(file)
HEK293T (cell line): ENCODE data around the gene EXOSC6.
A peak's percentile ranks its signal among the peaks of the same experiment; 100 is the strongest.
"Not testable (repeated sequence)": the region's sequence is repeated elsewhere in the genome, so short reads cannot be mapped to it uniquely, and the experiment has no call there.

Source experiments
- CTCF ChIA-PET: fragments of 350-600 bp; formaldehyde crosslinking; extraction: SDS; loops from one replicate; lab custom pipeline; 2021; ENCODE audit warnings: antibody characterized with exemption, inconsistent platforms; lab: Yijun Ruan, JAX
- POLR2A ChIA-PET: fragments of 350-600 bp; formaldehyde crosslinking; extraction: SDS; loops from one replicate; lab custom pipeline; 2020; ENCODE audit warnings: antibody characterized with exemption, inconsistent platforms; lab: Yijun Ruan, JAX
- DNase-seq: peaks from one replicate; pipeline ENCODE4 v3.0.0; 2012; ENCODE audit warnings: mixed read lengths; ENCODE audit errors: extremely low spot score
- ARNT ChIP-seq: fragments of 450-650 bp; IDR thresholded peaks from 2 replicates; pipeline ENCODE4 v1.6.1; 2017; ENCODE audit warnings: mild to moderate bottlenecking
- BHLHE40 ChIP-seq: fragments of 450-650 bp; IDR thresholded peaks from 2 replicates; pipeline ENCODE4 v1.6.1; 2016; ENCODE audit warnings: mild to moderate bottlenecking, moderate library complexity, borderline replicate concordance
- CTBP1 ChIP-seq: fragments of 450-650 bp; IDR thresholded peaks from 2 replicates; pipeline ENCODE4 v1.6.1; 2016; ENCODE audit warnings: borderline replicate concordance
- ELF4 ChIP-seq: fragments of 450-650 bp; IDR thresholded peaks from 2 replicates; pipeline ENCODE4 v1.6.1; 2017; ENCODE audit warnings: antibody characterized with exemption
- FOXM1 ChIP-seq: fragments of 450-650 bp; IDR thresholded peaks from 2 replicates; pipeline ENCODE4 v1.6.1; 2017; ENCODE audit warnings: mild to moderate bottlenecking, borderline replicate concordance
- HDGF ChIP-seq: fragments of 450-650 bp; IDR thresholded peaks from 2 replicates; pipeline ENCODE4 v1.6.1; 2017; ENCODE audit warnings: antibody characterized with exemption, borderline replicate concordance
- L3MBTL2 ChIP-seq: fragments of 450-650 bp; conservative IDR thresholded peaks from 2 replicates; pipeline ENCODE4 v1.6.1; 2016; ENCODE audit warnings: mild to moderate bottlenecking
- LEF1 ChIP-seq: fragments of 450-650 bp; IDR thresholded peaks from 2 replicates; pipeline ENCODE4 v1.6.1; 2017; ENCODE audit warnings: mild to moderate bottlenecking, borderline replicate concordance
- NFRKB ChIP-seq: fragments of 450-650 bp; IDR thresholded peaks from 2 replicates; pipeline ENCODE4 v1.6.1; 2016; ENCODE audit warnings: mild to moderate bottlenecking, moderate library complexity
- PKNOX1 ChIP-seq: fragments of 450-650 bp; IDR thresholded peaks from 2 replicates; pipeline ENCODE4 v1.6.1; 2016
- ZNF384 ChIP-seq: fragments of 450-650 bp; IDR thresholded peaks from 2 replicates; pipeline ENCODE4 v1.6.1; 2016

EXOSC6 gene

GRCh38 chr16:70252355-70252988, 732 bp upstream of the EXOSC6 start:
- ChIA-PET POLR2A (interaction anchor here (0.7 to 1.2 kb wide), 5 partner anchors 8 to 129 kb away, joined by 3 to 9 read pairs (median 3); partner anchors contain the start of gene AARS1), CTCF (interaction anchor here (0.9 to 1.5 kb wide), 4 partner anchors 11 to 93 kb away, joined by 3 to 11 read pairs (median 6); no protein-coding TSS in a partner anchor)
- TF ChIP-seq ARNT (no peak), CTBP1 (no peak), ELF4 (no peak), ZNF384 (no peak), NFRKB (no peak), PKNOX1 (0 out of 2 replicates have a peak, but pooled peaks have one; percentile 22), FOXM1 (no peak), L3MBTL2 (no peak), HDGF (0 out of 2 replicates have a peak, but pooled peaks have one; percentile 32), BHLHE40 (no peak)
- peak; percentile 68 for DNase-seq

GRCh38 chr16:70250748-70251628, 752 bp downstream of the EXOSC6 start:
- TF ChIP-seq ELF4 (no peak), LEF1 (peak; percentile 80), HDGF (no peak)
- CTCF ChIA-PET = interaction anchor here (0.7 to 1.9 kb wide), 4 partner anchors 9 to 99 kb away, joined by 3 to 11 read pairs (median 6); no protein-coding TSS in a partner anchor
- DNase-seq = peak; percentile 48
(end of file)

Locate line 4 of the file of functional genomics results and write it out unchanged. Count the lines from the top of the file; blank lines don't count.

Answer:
Source experiments